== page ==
England riots: Twitter 'did not incite rioting'
Twitter was a force for good during the summer riots, a study has found after analysing millions of messages posted.
The social networking website helped to organise clean-up operations after rioting across London and other English cities, the research showed.
Riots broke out in Tottenham, north London, on 6 August and spread to other English cities including Birmingham, Liverpool, Nottingham and Manchester.
The study was funded by the Joint Information Systems Committee (JISC).
The JISC is an education and research body paid for by higher education funding councils.
The committee included experts from a range of disciplines from the universities of Manchester, Leicester, St Andrews and Wolverhampton, and University College London.
Rioting in Tottenham began two days after the fatal shooting by police of 29-year-old Mark Duggan.
Unrest quickly spread to other parts of the capital and other English cities.
The study looked at 2.4 million tweets sent during the disturbances and found "no evidence" to back calls that Twitter should be closed down for inciting unrest.
Prof Rob Procter from the University of Manchester, who led the team, said: "In August this year social unrest spilled over on to the streets of English cities and the summer riots were the largest public disorder events in recent history.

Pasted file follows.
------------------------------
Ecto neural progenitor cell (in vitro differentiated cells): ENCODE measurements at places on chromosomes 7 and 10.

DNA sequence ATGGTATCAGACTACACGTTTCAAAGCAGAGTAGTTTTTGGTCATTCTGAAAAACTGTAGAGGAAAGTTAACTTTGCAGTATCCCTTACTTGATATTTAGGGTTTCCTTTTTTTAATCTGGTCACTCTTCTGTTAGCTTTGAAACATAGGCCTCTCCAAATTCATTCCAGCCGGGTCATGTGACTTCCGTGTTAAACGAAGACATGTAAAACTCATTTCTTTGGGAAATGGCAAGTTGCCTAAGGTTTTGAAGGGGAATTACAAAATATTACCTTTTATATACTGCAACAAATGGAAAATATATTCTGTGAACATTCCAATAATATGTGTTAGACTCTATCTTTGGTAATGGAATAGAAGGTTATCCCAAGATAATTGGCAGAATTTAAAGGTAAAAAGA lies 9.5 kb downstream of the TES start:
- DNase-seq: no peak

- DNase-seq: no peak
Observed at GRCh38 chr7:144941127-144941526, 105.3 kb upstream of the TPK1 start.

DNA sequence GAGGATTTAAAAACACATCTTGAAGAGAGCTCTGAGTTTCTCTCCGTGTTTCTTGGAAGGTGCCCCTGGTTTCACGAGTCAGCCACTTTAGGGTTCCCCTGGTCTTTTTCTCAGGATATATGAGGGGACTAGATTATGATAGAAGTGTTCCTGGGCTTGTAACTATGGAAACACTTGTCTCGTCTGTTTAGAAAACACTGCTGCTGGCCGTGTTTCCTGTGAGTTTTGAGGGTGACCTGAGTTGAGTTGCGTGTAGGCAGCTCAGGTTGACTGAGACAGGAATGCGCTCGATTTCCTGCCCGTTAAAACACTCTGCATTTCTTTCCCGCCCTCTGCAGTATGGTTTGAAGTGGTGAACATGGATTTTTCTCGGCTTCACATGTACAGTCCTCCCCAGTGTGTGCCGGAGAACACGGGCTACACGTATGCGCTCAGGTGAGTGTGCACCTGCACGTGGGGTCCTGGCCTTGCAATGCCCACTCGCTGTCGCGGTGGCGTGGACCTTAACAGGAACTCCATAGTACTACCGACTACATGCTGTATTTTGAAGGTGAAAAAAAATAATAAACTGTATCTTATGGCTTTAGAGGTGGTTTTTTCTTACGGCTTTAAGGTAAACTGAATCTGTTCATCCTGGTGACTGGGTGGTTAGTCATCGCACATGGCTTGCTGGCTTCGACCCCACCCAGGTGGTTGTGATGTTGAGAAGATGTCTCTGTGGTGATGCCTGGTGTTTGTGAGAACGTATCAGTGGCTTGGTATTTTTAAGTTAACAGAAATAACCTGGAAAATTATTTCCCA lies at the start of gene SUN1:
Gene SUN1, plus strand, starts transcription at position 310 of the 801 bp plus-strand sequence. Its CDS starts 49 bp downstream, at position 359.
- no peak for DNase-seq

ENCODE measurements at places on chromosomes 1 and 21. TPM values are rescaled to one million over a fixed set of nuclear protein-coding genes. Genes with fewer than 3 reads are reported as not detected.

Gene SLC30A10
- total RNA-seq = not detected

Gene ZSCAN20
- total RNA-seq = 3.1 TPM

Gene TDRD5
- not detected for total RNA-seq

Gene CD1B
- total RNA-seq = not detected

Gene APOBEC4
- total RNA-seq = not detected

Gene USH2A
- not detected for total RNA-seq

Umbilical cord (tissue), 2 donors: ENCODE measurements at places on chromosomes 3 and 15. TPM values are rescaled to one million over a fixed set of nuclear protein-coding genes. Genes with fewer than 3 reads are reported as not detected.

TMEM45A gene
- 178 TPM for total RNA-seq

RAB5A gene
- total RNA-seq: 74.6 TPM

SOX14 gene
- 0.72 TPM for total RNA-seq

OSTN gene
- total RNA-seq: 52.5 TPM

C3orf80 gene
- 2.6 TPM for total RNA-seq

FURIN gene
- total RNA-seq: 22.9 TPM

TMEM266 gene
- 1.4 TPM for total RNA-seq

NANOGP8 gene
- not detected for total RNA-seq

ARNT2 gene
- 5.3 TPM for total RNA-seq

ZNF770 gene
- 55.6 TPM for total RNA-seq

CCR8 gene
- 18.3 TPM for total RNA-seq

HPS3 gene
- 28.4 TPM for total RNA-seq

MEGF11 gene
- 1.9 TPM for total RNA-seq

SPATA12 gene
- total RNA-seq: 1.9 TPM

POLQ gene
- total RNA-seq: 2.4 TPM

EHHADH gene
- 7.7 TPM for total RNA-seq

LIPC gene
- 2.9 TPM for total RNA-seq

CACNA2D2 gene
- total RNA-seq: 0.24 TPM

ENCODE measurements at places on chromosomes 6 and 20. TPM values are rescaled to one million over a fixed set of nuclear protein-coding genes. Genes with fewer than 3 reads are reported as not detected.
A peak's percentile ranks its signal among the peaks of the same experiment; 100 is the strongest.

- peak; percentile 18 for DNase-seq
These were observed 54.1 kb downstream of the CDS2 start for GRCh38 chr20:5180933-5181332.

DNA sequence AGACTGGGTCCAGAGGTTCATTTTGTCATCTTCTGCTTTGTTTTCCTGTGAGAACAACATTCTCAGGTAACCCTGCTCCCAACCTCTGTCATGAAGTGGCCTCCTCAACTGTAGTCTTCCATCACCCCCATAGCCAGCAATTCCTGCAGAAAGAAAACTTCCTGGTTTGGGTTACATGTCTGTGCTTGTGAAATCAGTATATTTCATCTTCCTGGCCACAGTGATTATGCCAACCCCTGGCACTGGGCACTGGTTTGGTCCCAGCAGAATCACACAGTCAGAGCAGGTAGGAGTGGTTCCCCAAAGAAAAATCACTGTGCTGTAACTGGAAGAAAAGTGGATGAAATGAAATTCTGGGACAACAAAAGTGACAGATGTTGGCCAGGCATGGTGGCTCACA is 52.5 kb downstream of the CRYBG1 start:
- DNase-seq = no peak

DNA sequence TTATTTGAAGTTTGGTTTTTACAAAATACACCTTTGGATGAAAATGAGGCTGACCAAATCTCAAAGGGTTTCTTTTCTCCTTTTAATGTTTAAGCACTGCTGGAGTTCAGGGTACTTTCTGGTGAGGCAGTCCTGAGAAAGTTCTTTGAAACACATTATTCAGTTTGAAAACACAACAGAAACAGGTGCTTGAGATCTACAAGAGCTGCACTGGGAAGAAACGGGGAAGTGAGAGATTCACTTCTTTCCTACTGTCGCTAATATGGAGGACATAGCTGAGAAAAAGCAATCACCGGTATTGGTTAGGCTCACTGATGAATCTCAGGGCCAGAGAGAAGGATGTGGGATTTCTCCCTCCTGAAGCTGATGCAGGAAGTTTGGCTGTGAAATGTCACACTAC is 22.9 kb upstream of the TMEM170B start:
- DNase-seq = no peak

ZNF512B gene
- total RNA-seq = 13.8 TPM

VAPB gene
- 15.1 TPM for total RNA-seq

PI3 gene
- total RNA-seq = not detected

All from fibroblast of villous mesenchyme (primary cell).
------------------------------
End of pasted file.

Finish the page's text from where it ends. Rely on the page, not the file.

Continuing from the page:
"Politicians and commentators were quick to claim that social media played an important role in inciting and organising riots, calling for sites such as Twitter to be closed should events of this nature happen again.
"But our study found no evidence of significance in the available data that would justify such a course of action in respect to Twitter.
"In contrast, we do find strong evidence that Twitter was a valuable tool for mobilising support for the post-riot clean-up and for organising specific clean-up activities," he added.
Researchers analysed the millions of tweets generated during and after the riots by using experts in cloud computing from the University of St Andrews.
Cloud computing allows large-scale computing facilities to be accessed and shared by multiple users over the internet.
For this study, researchers set up dozens of computers to analyse the millions of messages posted during and after the riots.
Dr Alex Voss, from the school of computer science at St Andrews, said without using cloud computing the analysis would have been "practically impossible".